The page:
Restoring and Restemming an Edwards Algerian Briar 8F 1 Handmade


Blog by Steve Laug

Jeff and I purchased a group of pipes on 09/04/20 from Gonzales, Louisiana, USA. It included this Edwards Algerian Briar BF 1 Handmade freehand bowl. It had really nice grain and plateau on the top of the rim and on the end of the shank. I had what looked like a leaf on the sides and front of the bowl and underside of the shank. It as also on the sides of the shank.It was stamped on the underside of the shank and read Algerian Briar [over] Edwards [over] 8F [over] 1 [over] Handmade. The carving followed the flow of the grain very well and really served to showcase it. There was thick dust in the rustication around the bowl and shank as well as the plateau on the shank end. The bowl was lined with a thin cake. There was some darkening and lava on the back side of the rim edge and top. The smooth finish and carved leaf was also dirty and dull looking. The stem had long before been lost so it did not come with the bowl. Jeff took photos of the pipe to show the overall condition of the bowl and stem. He took a close up photo of the bowl and rim top to show the condition of the plateau finish. You can see the light lava and dust in the crevices of the plateau. The bowl has a light coat of lava on the walls. The inner edge of the bowl is in excellent condition.Jeff took 2 photos of the stamping on the underside of the shank to capture it. It was clear and as noted above.I wanted to look at who had carved the Edward’s Freehand line. I started my reading on Pipephil’s site (http://pipephil.eu/logos/en/logo-e1.html). I did a screen capture of the listing on the site and have included it below. I also included the information in the sidebar below that.Edward’s Pipes, headquartered in Tampa, FL, got its start importing pipes from France and continued to do so from 1958 to 1963 when it started producing pipes in Florida from prime Algerian Briar, a practice they continue to this day (2010). Randy Wiley, pipecarver in the USA, got his start at Edward’s.

I then turned to the Edwards listing on Pipedia (https://pipedia.org/wiki/Edward’s) and found the following information. I quote the information in that article below.

Edward’s pipes were originally produced in Saint-Claude, France when Francais actually was a world-class pipe maker with longstanding business & political connections to Colonial Algeria that allowed them to obtain the finest briar.

During the tumultuous 1960’s, Edward’s created a business model to offer the finest briar available in both Classic and Freehand shapes – all at a fair price. They bought the company & equipment and cornered the market on the finest, choice Algerian Briar just before the supply vanished in political turmoil of Algeria’s independence. Edward’s packed up both machinery and briar-treasure to America, safely caching the essentials to create a new pipe-making dynasty. This was a coup, for the 70’s and 80’s were grim years for pipe smokers as quality briar all but disappeared.

Edward’s Design Philosophy is hard to pin down, think of their style as the “American Charatan” with unique & clever twists all their own. Today, they fashion pipes in several locations across the USA. All of Edward’s pipes are Algerian Briar – a fact very few pipe companies can claim, and all are oil-cured utilizing natural finishes – no strange concoctions are used to interfere in your tastebud’s dance with the briar. Algerian, Calabrian, Sardinian, Corsican – take your pick, but Algerian Briar is generally considered the finest smoking briar ever used. When combined with oil-curing, Algerian takes on a magical quality that even Alfred Dunhill recognized as far back as 1918 as the choice for both his Bruyere and Shell.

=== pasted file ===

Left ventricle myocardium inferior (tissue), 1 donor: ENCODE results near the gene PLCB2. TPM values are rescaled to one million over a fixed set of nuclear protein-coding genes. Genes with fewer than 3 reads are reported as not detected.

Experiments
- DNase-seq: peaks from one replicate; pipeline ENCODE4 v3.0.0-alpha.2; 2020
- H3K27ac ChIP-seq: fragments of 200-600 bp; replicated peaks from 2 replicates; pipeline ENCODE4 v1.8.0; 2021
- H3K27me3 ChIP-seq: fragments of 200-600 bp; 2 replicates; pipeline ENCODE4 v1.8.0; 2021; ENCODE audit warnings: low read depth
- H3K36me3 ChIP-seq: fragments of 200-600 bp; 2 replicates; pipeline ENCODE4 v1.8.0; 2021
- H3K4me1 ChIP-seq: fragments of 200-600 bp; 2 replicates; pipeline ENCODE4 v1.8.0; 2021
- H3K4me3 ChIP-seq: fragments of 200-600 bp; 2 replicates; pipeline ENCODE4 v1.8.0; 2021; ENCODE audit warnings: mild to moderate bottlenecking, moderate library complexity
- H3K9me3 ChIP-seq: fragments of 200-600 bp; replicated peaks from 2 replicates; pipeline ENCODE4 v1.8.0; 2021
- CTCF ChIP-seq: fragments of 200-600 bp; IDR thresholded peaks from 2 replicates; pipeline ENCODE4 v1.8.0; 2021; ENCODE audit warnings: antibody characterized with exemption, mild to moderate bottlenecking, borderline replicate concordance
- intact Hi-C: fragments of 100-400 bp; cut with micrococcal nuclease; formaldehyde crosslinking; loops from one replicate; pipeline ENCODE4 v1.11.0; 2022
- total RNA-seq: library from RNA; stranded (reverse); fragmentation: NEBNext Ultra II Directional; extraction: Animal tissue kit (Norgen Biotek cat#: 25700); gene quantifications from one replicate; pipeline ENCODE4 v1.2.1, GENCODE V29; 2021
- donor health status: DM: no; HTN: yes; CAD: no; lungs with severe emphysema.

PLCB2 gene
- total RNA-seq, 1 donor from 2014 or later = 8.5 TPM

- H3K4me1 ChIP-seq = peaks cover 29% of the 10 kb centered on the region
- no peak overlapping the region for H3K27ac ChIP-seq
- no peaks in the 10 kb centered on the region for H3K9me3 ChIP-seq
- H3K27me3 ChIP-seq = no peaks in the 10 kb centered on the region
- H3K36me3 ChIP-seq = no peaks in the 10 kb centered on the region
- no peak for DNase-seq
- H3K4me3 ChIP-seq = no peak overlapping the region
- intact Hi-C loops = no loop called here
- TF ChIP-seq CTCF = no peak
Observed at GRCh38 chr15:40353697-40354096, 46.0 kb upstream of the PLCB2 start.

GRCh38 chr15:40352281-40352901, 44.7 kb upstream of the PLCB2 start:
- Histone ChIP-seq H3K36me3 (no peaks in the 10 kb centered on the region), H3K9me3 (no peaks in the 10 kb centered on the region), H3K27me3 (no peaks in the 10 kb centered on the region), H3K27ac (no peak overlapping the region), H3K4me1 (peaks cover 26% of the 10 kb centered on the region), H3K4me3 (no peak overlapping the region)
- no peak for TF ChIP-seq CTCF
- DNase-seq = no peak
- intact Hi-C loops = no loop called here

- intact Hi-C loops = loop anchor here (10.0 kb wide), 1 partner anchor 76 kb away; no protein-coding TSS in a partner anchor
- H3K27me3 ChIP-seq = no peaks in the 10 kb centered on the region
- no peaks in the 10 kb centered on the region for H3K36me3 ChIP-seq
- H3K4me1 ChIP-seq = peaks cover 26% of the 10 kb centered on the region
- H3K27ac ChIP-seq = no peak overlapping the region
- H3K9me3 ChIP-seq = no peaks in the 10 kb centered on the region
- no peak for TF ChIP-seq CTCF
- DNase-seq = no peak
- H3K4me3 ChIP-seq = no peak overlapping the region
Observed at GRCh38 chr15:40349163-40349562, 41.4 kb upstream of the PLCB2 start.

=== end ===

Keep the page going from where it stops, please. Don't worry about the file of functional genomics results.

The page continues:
The pipe that I was working came from the Edward’s workshops. From what I knew of the history of the company I think that it was American made in the 70’s after they had bought out the French company and brought the equipment and briar to the US. The Freehand shape also fits the popularity of that shape in the 70’s.

Now it was time to work on the pipe on my end. When I received it Jeff had once again done an amazing job cleaning the pipe. He reamed it with a PipNet pipe reamer and got rid of the cake. He cleaned up the reaming with a Savinelli Fitsall Pipe Knife so that we could see the walls of the bowl and assess for damage. He cleaned the internals of the shank and stem with alcohol, pipe cleaners and alcohol. He scrubbed the exterior with undiluted Murphy’s Oil Soap and a tooth brush. He rinsed the pipe under warm water. He dried it off with a cloth and then let it air dry. I took pictures of the pipe this morning to show how it looked before I started my work. I took a photo of the plateau on the rim top to show how clean it was and to see a well executed finish on the rim top. The ravines, crevices and high points were very beautiful. I took photos of the stamping on the underside of the shank. It had some colour in the stamp (like ones in the photos on the Pipedia site). It made the stamp very readable.I polished the briar with micromesh sanding pads – dry sanding with 1500-12000 grit pads. I wiped the bowl down after each pad to remove any sanding debris left behind. The bowl began to shine through the process. I worked some Before & After Restoration Balm into the surface of the briar with my fingertips and into the plateau rim top and shank end with a horsehair shoe brush to clean, enliven and protect it. I let the balm sit for 10 minutes and then buffed the bowl with a cotton cloth to raise the shine. The photos show the bowl at this point in the restoration process. I had a nice looking fancy turned stem in my collection of stems. It will well with this pipe. I will need to polish the stem to remove the casting marks and give it a slight bend. The tenon was the right size so with some polishing it was a perfect fit. With a nostalgic flash from the past I decided to give the stem a slight bend to match the flow of the bowl using a cup of boiling water. I put enough water in a coffee cup to cover the amount of stem I wanted to soften to bend. I put it in the microwave until it was boiling then dropped the stem in the hot water. I let it sit until it was pliable and then removed it and bent it the amount I was looking for. I cooled the bent stem with running cold water and dried it off.I sanded out the tooth chatter and light marks ahead of the button on both sides with 220 grit sandpaper and also smooth out the casting marks on the sides. I started polishing the stem with 400 grit wet dry sandpaper to smooth out the sanding marks left behind by the 220 grit paper.  I polished the stem with micromesh sanding pads – wet sanding with 1500-12000 grit sanding pads. I wiped it down after each sanding pad with some Obsidian Oil. I finished polishing it with Before & After Pipe Stem Polish – both Fine and Extra Fine and buffed it off with a cotton cloth. This is a beautiful Algerian Briar Edwards 8F 1 Handmade Freehand with a fancy, turned, black vulcanite stem. It has a great look and feel. The shape fits well in the hand with the curve of the bowl and shank junction a perfect fit for the thumb around the bowl when held. I polished stem and the bowl with Blue Diamond polish on the buffing wheel. I gave the plateau on the rim top and shank end multiple coats of Conservator’s Wax. I gave the bowl and the stem multiple coats of carnauba wax. I buffed the pipe with a clean buffing pad to raise the shine. I hand buffed it with a microfiber cloth to deepen the shine. The pipe polished up pretty nicely. The rich combination of browns and black in the smooth finishes and the plateau areas took on life with the buffing. The rich colour of the briar works well with the polished vulcanite stem. I like the grain and finished look of this Edwards Handmade 8F 1 Freehand pipe. Have a look at it with the photos below. The shape, finish and flow of the pipe and stem are very well done. The dimensions are Length: 6 ½ inches, Height: 3 inches, Outside diameter of the bowl: 1 ¾ wide, Chamber diameter: 1 inch. The weight of the pipe is 2.82 ounces/80 grams. This Freehand is a real beauty. Thanks for walking through the restoration with me as I worked over another beautiful pipe. This one will be going on the rebornpipes store in the American Pipe Making Section shortly if you would like to add it to your collection. Thanks for your time.